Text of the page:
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Author Topic: Shooting the Moon  (Read 24879 times)
gwarrellow
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« on: February 08, 2004, 10:25:37 AM »
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The exposure's going to depend on the magnification.
Ray,

I know this is counter-intuitive but I believe the magnification doesn't affect the exposure when photographing an object that is illuminated by reflected light, such as the moon.  Imagine a terrestrial object such as a brick wall, then the correct exposure for the wall is say, 1/250 sec f8, whether you use a 50 mm lens or a 1000 mm lens, or you move 10x closer to the wall, for example.

The dimming effect you see in a telescope when viewing at higher magnifications is due to other effects of the optical system.

It's curious I know!
Regards,
Graham
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Bill
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« Reply #1 on: February 08, 2004, 05:37:48 PM »
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A great time of year to shoot the moon (at least I found) is during the fall full moon (I imagine there is a correpsonding time in the spring too).  

More precisely, for reference, was the full moon around October 12th, 2003.

At that time of year the moon rises just after the sun sets.  There is still ample light being reflected in the atmosphere.  The moon is also bright.
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gwarrellow
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« Reply #2 on: February 16, 2004, 05:38:20 AM »
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Oh! I forgot to add, if it's just the moon you're after, this is one of those occasions when both the 10D and SD10 will outperform the 1Ds. Just thought I'd slip that one in, to clear the waters.
What makes you think that! Just curious
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Ray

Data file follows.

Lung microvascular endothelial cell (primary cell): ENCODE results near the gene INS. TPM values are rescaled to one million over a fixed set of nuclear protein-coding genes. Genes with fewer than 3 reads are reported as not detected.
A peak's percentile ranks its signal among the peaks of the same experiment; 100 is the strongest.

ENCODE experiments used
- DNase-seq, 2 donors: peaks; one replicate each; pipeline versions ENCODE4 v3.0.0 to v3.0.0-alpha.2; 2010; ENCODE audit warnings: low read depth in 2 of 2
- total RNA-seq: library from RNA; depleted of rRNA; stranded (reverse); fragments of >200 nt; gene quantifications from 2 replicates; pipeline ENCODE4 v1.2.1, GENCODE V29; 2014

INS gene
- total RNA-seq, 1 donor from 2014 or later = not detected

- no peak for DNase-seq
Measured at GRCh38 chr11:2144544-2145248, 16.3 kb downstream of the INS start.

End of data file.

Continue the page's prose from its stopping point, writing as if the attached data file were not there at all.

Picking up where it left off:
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« Reply #3 on: February 18, 2004, 12:16:06 AM »
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Hmnn. Here we go again on pixel sizes... People keep forgetting that at the end of the day it's always the lens quality that matters, not really the pixels, especially when it comes to tele capabilities. You can always add tele-extenders (or for the astro-buffs eyepiece projection) to magnify the lens' image such that all its limitations become patently obvious. Let me explain. Any Canon supertele will have its job stretched quite beyond its "razor-sharp" capabilities if we use stacked 2x + 1.4x converters, on both the 10D or the 1Ds. Were this not the case then Canon would have offered us 3x or 4x extenders...
Well, I've not forgotten this.  Cheesy . I think your bringing in other issues here; diffraction and the Rayleigh's limit.

I'm talking about ordinary (but expensive) telephoto lenses which are used at apertures well above the Rayleigh's limit, not astronomical telescopes

Of course, at the end of the day it's always the lens quality that matters. My comparison of the three cameras are in relation to the same lens. If the lens is lousy enough, you probably won't notice much difference. If the lens is absolutely superb, the 1Ds might have the edge with a 2x converter. The Canon 1200mm, which costs as much as a house, might just trump the SD10 if used with a converter, but I'm not certain, and I don't expect anyone to show me some comparisons.  Cheesy
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Ray
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« Reply #4 on: February 20, 2004, 06:05:53 AM »
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Okay! I'm glad we sorted that  . As a matter of interest, running the eyedropper over default TIF conversions of the moon at various exposures and 100 ISO, and checking the info palette in PS, I get the following.

(1) F8 and 1/90th, maximum highlight value 240.

(2) F8 and 1/125th, maximum value 230.

(3) F8 and 1/180th, maximum value 209.
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Howard Smith
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« Reply #5 on: March 10, 2004, 12:59:34 PM »